FARE THEE WELL: Sally Clarke’s epony­mous restau­rant has been a well-loved fix­ture on High Street, Kens­ing­ton for more than three decades. A pi­o­neer in the re­vival of high-qual­ity Bri­tish food, her stylish farm-to-ta­ble es­tab­lish­ment has a menu laden with in­ter­est­ing veg­eta­bles, leaves and herbs, and there’s a smash­ing set-lunch menu. You might find slow-baked leg of Lan­cashire duck with pome­gran­ate, or­ange and sage, or rhubarb and ap­ple po­lenta crum­ble with cin­na­mon cream. More: sal­lyclarke.com. All wood and warmth, Maggie Jones feels like a rus­tic English farm­house, with cosy din­ing rooms ram­bling over three rick­ety floors. Gen­er­ous por­tions of clas­sic Bri­tish com­fort food, in­clud­ing tra­di­tional pies and puds, are dashed up­stairs on vin­tage English plates. The restau­rant, at 6 Old Court Place, is named as an alias for Princess Mar­garet who of­ten dined here, book­ing un­der the name Maggie Jones. More: maggie-jones.co.uk.

T TAKE A TIP­PLE: Duck into flower-be­decked b boozer The Churchill Arms for an ale or two and a snoop at some Win­ston Churchill mem­o­ra­bilia. This ec­cen­tric pub is one of the most heav­ily dec­o­rated in Lon­don. More: churchillarmskens­ing­ton.co.uk. Al­ter­na­tively, the smart Kens­ing­ton Wine Rooms of­fers an ex­ten­sive range by the glass, right through to a pricey Bordeaux first growth. More: wine­rooms.lon­don.

OUT­DOOR OPERA: The densely wooded Hol­land Park is a ro­man­tic spot with strut­ting pea­cocks and the tran­quil Kyoto Japanese Gar­den. At its cen­tre is the re­mains of Hol­land House, a Ja­cobean mansion built in 1605 that forms a back­drop in sum­mer to a sea­son of opera staged un­der a gi­ant canopy. Par­ties of four or six can in­dulge in a clas­sic English Pic­nic Pack­age, col­lect­ing their wicker bas­ket on ar­rival. There’s a great ad­ven­ture play­ground, and Hol­land Walk will take you from High Street, Kens­ing­ton straight through to Not­ting Hill. This year’s sea­son in­cludes Die Fle­d­er­maus (late July and early Au­gust) and The Queen of Spades (Au­gust). More: op­er­a­hol­land­park.com.

EMERG­ING ART: The Royal Col­lege of Art boasts many cel­e­brated alumni, from sculp­tor Henry Moore and illustrator Quentin Blake to gar­den de­signer Gertrude Jekyll. Ranked the top post-grad art and de­sign school in the world, the grad­u­ate shows in June and early July are a chance to ex­pe­ri­ence “the very best of emerg­ing con­tem­po­rary art and de­sign prac­tice”. Much of the work at the free ex­hi­bi­tions is for sale or com­mis­sion, rang­ing from paint­ings and photography to sculp­ture, jew­ellery and tex­tiles. More: rca.ac.uk.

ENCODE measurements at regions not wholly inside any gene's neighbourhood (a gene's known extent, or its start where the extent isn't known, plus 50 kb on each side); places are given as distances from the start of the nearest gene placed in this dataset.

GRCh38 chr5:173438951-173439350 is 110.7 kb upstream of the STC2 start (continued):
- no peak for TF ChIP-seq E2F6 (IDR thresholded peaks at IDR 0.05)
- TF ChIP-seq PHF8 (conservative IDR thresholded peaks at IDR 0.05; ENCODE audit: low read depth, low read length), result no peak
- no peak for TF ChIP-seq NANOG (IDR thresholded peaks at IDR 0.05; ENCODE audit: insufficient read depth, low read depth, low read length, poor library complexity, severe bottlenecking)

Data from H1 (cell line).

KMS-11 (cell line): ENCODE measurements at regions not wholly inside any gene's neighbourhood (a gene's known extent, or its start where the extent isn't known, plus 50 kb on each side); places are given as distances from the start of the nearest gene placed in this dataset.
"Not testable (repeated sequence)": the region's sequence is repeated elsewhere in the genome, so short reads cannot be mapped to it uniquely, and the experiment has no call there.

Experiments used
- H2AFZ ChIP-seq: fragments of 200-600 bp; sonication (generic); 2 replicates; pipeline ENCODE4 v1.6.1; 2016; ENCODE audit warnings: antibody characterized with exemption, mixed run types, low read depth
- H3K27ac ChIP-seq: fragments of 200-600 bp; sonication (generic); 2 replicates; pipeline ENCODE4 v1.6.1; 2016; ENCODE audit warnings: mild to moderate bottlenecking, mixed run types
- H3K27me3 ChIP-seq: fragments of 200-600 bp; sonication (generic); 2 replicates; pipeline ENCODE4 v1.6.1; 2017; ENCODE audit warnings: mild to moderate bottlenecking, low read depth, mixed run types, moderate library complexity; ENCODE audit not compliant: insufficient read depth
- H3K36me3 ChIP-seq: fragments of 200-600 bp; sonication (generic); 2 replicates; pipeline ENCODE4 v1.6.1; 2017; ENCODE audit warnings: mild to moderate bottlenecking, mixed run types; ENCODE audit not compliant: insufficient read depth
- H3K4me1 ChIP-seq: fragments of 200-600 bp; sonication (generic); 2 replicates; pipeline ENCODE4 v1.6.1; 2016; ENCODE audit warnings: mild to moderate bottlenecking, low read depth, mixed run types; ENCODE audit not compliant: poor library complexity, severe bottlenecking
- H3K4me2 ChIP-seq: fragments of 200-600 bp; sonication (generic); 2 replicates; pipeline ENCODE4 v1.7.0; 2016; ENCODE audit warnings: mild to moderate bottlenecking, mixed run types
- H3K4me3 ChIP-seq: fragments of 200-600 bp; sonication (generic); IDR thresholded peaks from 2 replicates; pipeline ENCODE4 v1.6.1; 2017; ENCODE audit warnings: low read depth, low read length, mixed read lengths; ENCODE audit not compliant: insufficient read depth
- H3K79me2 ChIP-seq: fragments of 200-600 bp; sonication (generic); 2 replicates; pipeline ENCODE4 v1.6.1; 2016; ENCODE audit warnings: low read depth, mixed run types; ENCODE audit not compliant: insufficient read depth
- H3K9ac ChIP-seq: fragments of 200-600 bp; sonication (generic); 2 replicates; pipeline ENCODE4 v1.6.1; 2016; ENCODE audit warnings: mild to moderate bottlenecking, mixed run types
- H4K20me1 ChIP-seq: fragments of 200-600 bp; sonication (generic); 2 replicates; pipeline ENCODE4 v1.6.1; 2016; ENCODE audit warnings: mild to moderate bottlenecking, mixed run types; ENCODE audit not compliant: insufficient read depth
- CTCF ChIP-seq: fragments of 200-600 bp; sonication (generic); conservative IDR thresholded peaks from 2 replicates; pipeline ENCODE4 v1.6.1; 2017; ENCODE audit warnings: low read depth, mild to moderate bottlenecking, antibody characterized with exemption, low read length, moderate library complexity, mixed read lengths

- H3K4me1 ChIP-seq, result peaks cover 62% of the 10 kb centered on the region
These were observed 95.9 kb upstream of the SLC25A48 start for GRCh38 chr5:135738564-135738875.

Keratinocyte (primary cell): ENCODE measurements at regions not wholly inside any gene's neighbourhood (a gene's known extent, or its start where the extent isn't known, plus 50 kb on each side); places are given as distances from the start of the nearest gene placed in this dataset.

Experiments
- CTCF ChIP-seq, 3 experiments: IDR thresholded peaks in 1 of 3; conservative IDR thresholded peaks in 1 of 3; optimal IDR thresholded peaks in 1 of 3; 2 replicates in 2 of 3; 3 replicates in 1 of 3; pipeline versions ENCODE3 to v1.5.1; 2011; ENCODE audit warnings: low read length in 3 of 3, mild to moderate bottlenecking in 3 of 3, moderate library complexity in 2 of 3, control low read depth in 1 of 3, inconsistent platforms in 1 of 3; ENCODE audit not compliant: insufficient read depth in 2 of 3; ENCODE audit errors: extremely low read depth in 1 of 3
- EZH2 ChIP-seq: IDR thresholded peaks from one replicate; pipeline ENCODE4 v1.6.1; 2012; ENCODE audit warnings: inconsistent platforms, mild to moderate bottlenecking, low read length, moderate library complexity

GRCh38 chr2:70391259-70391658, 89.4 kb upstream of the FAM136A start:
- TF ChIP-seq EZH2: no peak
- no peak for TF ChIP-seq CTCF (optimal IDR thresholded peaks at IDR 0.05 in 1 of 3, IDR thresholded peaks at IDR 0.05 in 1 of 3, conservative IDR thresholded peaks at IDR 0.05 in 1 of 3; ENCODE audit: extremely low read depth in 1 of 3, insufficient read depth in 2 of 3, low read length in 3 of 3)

MEWSM OF THE DAYS: Dur­ing Vic­to­rian times, cob­bled lanes known as mews backed on to grand homes and housed the sta­bles. Nowa­days, they have been trans­formed into sought-af­ter res­i­dences that of­fer a quiet re­treat from city life. One of the most pic­turesque is Ky­nance Mews. On its western side, a tan­gle of creep­ers climbs walls, ter­ra­cotta pots spill over with camel­lias and a set of old stone steps leads up to an an­cient church. Stan­hope Mews is a riot of flow­ers in sum­mer, while Queen’s Gate Mews is home to The Queen’s Arms, a popular pub with Prom­mers and mu­sic stu­dents. More: the­queen­sarmskens­ing­ton.co.uk. TOUCH OF CLASS: The el­e­gant Kens­ing­ton and South Kens­ing­ton dis­tricts make an ideal base forf a Lon­don hol­i­day. To savour the sur­rounds in small, leisurely bites, stay in one of the Lon­don Per­fect group’s hand-se­lected, stylish rentals. The ex­pan­sive, three-storey Vic­to­ria (pic­tured), for ex­am­ple, has all the com­forts of a pri­vate home on a street where Queen Vic­to­ria’s ladies in wait­ing once lived. The Mid­dle­ton is set on a charm­ing mews mo­ments from Kens­ing­ton Gar­dens while the lux­u­ri­ous Rock­ing­ham is steps from Mu­seum Row. More: lon­don­per­fect.com. If a ho­tel ap­peals, Fir­m­dale’s Num­ber Six­teen is a gem with a se­cluded feel, co-owner and de­signer Kit Kemp’s trade­mark eclec­tic decor, and one of Lon­don’s pret­ti­est ho­tel gar­dens. More: fir­m­dale­ho­tels.com. • visitbri­tain.com/au